“He really didn’t talk until we got to the Arctic,” Menkin recalled on the phone from his car in Los Angeles, “and that’s when he started to open up.” Nir added, “Amos needed time to open up and to be able, finally, to let us deep into his soul and to tell it for the first time.”
After the Arctic trip, Nachoum gave surprisingly candid interviews to the Israeli press about both his postwar trauma and his father, who had fought in the War of Independence. His way of dealing with his past continued – and continues – to expand.
There’s no question that the process of making Picture of His Life contributed to Nachoum’s evolution. Nir and Menkin visited his father in the hospital near the end of his life, capturing a raw, powerful moment. They subsequently showed the footage to Nachoum with the understanding that they would include it in the film only if he gave his consent.
Nachoum was touched by the scene and agreed to its inclusion. He even enacted an onscreen form of reciprocation to complete the circle.
“We were able to create this closure between the father and the son, but only through the film,” Nir said. “It never really happened face to face.”
The personal story in Picture of His Life is wrenching, but the environmental component is pretty potent, too. “I see myself as a soldier for Mother Nature,” Nachoum declares in the film, but his desperate, late-career pursuit of the polar bear goes even deeper.
“At the end of the day, Amos was looking for his family,” Menkin said. “His family is the universe. It’s Mother Nature. He found his family and lives with it in harmony, and that’s what he wants us to do.”
Michael Foxis a writer and film critic living in San Francisco.
A still from The Rabbi Goes West: one of Chabad-Lubavitch Rabbi Chaim Bruk’s goals is to see a mezuzah on the door of every Jewish home in Montana.
In their documentary The Rabbi Goes West, filmmakers Gerald Peary and Amy Geller have succeeded in a difficult task – providing a balanced, respectful and entertaining glimpse into what happens in a state with a small, minimally affiliated Jewish community when Chabad-Lubavitch arrives.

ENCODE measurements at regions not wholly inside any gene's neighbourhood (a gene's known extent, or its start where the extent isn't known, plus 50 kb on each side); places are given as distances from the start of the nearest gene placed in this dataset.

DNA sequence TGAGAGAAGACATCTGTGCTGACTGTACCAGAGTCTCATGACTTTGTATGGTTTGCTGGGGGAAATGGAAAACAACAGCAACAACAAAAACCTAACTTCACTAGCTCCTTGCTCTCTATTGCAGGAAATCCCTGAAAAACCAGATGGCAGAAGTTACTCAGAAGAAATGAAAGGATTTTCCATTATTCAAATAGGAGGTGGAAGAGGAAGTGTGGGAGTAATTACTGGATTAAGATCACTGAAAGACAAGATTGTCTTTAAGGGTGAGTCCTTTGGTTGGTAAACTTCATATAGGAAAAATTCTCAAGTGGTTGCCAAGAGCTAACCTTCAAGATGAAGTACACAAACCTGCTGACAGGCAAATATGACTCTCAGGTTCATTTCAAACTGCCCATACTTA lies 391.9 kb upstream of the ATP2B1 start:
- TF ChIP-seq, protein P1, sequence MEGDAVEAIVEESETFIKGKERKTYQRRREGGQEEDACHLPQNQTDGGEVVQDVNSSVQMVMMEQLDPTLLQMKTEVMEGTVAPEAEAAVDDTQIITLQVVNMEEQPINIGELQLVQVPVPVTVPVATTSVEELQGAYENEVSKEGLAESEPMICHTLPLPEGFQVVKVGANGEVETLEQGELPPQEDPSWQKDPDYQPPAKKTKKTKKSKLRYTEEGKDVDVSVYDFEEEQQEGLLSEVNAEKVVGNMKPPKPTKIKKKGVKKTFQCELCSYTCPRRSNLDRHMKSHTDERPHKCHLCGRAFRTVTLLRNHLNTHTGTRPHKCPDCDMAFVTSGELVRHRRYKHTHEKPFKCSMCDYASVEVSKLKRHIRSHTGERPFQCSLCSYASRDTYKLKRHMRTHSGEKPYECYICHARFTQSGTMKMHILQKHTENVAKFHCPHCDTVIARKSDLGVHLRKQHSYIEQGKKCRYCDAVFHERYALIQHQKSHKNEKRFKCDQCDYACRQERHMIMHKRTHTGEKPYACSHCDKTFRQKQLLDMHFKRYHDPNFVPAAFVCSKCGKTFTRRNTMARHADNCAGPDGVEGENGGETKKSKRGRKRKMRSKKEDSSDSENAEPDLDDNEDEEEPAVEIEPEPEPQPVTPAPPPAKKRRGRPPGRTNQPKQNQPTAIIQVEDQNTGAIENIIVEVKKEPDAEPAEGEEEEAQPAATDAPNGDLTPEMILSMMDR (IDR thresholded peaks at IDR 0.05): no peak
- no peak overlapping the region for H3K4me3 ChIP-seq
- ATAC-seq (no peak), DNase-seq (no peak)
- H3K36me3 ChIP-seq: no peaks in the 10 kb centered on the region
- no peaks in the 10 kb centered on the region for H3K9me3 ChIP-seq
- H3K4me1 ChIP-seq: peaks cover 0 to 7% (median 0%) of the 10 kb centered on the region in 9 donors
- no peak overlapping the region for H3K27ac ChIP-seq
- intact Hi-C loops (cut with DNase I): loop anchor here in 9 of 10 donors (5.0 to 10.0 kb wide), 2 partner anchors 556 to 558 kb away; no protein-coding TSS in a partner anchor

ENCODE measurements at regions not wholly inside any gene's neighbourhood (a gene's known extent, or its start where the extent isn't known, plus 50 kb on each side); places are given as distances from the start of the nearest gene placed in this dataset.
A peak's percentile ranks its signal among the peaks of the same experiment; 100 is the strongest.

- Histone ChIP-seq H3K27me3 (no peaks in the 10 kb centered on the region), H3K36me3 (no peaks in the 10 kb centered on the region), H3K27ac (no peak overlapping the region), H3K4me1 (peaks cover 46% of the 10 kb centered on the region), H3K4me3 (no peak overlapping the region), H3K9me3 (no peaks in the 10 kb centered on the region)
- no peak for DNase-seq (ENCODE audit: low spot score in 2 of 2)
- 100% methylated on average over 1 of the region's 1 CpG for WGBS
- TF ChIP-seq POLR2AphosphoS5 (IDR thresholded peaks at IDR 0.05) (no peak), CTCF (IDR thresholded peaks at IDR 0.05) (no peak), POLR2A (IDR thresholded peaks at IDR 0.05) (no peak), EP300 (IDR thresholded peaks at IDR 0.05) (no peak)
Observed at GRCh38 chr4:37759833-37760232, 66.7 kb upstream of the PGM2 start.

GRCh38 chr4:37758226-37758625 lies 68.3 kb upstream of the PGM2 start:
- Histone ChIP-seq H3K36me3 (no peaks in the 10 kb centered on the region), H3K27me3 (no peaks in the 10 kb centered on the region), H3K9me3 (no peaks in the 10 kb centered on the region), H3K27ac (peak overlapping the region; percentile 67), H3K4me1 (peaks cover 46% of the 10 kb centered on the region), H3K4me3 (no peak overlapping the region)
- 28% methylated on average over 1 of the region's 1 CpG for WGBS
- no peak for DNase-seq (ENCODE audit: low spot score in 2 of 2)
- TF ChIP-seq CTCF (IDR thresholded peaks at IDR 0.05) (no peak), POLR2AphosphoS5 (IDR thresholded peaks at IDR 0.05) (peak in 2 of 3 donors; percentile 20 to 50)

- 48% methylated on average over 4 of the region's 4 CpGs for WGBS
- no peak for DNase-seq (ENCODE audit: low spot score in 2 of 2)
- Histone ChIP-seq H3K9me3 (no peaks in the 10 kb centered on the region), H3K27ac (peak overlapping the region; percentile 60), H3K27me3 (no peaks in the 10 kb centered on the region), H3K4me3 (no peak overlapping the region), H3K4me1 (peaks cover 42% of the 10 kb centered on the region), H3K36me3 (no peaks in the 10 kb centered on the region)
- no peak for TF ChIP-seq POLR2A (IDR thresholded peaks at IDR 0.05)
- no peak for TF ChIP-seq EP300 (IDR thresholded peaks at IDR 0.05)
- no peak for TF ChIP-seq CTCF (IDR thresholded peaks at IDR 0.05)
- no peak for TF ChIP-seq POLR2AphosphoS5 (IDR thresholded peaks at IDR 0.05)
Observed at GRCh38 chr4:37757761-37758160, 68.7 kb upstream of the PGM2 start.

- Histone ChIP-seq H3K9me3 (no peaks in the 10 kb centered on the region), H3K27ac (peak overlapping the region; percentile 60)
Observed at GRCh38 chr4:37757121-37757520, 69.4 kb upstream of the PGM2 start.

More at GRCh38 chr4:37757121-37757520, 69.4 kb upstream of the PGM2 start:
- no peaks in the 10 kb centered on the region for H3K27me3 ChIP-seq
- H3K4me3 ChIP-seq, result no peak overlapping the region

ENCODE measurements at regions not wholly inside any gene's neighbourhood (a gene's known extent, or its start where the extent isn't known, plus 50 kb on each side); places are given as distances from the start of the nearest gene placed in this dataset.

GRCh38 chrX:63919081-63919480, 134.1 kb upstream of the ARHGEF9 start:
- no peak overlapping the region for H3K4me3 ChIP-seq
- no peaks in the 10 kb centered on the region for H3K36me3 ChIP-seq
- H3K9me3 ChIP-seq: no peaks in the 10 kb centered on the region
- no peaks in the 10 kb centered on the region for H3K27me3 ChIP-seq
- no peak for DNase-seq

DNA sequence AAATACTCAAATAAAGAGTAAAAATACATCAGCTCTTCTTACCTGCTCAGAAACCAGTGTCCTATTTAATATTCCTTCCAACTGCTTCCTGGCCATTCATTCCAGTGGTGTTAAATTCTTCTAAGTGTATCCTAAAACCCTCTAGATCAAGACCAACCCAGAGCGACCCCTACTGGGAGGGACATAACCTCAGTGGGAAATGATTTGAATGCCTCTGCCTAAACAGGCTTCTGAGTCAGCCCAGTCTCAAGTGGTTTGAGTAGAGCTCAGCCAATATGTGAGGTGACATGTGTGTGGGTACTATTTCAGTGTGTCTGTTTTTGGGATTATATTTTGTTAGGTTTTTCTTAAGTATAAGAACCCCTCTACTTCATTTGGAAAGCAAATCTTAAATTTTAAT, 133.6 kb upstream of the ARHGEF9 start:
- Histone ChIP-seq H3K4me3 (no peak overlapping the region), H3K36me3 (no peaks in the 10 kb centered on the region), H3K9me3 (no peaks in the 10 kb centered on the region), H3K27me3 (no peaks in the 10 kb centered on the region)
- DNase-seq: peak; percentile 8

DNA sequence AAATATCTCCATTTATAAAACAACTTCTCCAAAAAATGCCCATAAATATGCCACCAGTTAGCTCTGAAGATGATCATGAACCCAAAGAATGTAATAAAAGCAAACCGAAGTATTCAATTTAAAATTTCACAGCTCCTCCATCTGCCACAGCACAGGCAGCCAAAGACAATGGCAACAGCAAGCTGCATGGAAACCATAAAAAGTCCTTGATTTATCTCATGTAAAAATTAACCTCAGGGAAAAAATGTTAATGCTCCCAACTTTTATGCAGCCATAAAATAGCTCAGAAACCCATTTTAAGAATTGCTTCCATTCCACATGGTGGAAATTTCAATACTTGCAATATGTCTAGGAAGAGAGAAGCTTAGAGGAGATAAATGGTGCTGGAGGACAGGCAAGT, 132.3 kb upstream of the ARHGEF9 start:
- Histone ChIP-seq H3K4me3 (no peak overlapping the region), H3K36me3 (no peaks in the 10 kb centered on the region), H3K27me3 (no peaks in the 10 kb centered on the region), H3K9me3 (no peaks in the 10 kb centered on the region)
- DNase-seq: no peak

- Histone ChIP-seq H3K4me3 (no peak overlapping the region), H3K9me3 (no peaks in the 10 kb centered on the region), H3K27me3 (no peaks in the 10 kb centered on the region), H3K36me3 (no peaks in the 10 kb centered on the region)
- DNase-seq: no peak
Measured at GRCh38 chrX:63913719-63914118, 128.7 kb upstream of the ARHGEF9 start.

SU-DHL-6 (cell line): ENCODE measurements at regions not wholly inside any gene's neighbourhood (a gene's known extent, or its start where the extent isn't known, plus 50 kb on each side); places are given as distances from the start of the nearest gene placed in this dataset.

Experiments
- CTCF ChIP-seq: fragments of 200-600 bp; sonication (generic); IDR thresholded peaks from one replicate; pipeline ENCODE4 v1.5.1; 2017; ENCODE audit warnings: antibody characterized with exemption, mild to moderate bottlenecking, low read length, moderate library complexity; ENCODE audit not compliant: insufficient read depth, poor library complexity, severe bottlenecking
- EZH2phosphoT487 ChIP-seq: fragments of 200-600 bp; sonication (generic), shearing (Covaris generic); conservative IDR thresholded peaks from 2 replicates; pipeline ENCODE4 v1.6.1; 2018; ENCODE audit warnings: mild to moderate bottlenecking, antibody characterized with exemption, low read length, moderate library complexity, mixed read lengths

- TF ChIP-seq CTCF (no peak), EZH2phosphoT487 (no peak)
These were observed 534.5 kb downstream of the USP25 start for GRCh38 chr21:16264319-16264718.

A branch of Chassidism, Chabad-Lubavitch was started some 250 years ago in White Russia, in what is now Belarus. After the Holocaust, the movement began its outreach in earnest, trying to reach non-religious and unaffiliated Jews almost literally everywhere in the world. There are now approximately 5,000 Chabad emissaries in more than 90 countries.
While emissaries may receive some seed funding to start a new centre, they must raise their own funds to stay active. In 2006, Chabad Rabbi Chaim Bruk ventured from Brooklyn, N.Y. – Chabad headquarters is in Crown Heights – to Bozeman, Mont., to scout it out. Encouraged by the growing population and the amount of tourism, Bruk returned to Crown Heights to get the OK to set up a centre there. Given the green light, he and his wife Chavie did just that in 2007. The rabbi’s goal? To ensure that every one of Montana’s 2,000 Jewish families has a mezuzah on their door. One of the ways in which he makes headway on this task is by traveling all over the state, asking safe-looking strangers (who are the vast majority, he says) whether there are any Jews in the area and then, when he finds them, boldly introducing himself and his purpose.